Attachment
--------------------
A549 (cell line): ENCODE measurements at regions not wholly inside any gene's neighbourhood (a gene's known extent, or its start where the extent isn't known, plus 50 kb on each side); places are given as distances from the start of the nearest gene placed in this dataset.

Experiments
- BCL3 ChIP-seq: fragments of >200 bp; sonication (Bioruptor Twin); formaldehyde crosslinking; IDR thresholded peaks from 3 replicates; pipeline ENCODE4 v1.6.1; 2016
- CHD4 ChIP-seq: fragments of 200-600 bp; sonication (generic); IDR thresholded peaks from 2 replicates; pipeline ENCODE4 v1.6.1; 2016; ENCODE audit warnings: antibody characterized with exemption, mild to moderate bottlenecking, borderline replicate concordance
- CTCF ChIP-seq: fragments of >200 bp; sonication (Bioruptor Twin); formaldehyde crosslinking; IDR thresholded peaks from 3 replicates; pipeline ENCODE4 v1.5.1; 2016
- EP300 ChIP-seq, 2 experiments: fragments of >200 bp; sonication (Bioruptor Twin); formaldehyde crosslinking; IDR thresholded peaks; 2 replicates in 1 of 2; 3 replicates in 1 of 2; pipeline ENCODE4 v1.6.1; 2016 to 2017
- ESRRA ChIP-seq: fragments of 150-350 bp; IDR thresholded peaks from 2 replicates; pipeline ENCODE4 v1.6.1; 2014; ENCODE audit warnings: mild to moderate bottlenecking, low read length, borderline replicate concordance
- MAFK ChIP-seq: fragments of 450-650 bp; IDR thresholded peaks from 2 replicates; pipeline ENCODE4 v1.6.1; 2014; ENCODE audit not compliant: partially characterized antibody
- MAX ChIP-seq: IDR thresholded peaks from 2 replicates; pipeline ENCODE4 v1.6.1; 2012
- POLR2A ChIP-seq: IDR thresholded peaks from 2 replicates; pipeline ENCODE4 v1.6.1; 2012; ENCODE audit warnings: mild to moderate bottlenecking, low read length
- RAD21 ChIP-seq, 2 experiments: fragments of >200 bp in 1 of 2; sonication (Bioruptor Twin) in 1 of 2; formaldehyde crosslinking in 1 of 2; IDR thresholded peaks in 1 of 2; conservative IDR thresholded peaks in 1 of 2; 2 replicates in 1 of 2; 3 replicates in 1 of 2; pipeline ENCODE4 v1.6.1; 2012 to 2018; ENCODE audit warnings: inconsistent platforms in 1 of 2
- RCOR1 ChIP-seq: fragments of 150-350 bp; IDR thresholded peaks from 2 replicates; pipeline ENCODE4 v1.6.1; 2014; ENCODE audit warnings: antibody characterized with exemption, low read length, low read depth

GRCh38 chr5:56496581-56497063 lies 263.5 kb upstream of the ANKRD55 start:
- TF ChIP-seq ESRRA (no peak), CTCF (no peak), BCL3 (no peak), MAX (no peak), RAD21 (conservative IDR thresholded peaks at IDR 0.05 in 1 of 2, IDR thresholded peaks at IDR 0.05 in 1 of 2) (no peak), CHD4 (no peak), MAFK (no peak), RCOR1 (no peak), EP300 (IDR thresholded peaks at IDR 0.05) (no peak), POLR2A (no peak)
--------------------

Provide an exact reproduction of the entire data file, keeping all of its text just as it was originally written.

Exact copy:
A549 (cell line): ENCODE measurements at regions not wholly inside any gene's neighbourhood (a gene's known extent, or its start where the extent isn't known, plus 50 kb on each side); places are given as distances from the start of the nearest gene placed in this dataset.

Experiments
- BCL3 ChIP-seq: fragments of >200 bp; sonication (Bioruptor Twin); formaldehyde crosslinking; IDR thresholded peaks from 3 replicates; pipeline ENCODE4 v1.6.1; 2016
- CHD4 ChIP-seq: fragments of 200-600 bp; sonication (generic); IDR thresholded peaks from 2 replicates; pipeline ENCODE4 v1.6.1; 2016; ENCODE audit warnings: antibody characterized with exemption, mild to moderate bottlenecking, borderline replicate concordance
- CTCF ChIP-seq: fragments of >200 bp; sonication (Bioruptor Twin); formaldehyde crosslinking; IDR thresholded peaks from 3 replicates; pipeline ENCODE4 v1.5.1; 2016
- EP300 ChIP-seq, 2 experiments: fragments of >200 bp; sonication (Bioruptor Twin); formaldehyde crosslinking; IDR thresholded peaks; 2 replicates in 1 of 2; 3 replicates in 1 of 2; pipeline ENCODE4 v1.6.1; 2016 to 2017
- ESRRA ChIP-seq: fragments of 150-350 bp; IDR thresholded peaks from 2 replicates; pipeline ENCODE4 v1.6.1; 2014; ENCODE audit warnings: mild to moderate bottlenecking, low read length, borderline replicate concordance
- MAFK ChIP-seq: fragments of 450-650 bp; IDR thresholded peaks from 2 replicates; pipeline ENCODE4 v1.6.1; 2014; ENCODE audit not compliant: partially characterized antibody
- MAX ChIP-seq: IDR thresholded peaks from 2 replicates; pipeline ENCODE4 v1.6.1; 2012
- POLR2A ChIP-seq: IDR thresholded peaks from 2 replicates; pipeline ENCODE4 v1.6.1; 2012; ENCODE audit warnings: mild to moderate bottlenecking, low read length
- RAD21 ChIP-seq, 2 experiments: fragments of >200 bp in 1 of 2; sonication (Bioruptor Twin) in 1 of 2; formaldehyde crosslinking in 1 of 2; IDR thresholded peaks in 1 of 2; conservative IDR thresholded peaks in 1 of 2; 2 replicates in 1 of 2; 3 replicates in 1 of 2; pipeline ENCODE4 v1.6.1; 2012 to 2018; ENCODE audit warnings: inconsistent platforms in 1 of 2
- RCOR1 ChIP-seq: fragments of 150-350 bp; IDR thresholded peaks from 2 replicates; pipeline ENCODE4 v1.6.1; 2014; ENCODE audit warnings: antibody characterized with exemption, low read length, low read depth

GRCh38 chr5:56496581-56497063 lies 263.5 kb upstream of the ANKRD55 start:
- TF ChIP-seq ESRRA (no peak), CTCF (no peak), BCL3 (no peak), MAX (no peak), RAD21 (conservative IDR thresholded peaks at IDR 0.05 in 1 of 2, IDR thresholded peaks at IDR 0.05 in 1 of 2) (no peak), CHD4 (no peak), MAFK (no peak), RCOR1 (no peak), EP300 (IDR thresholded peaks at IDR 0.05) (no peak), POLR2A (no peak)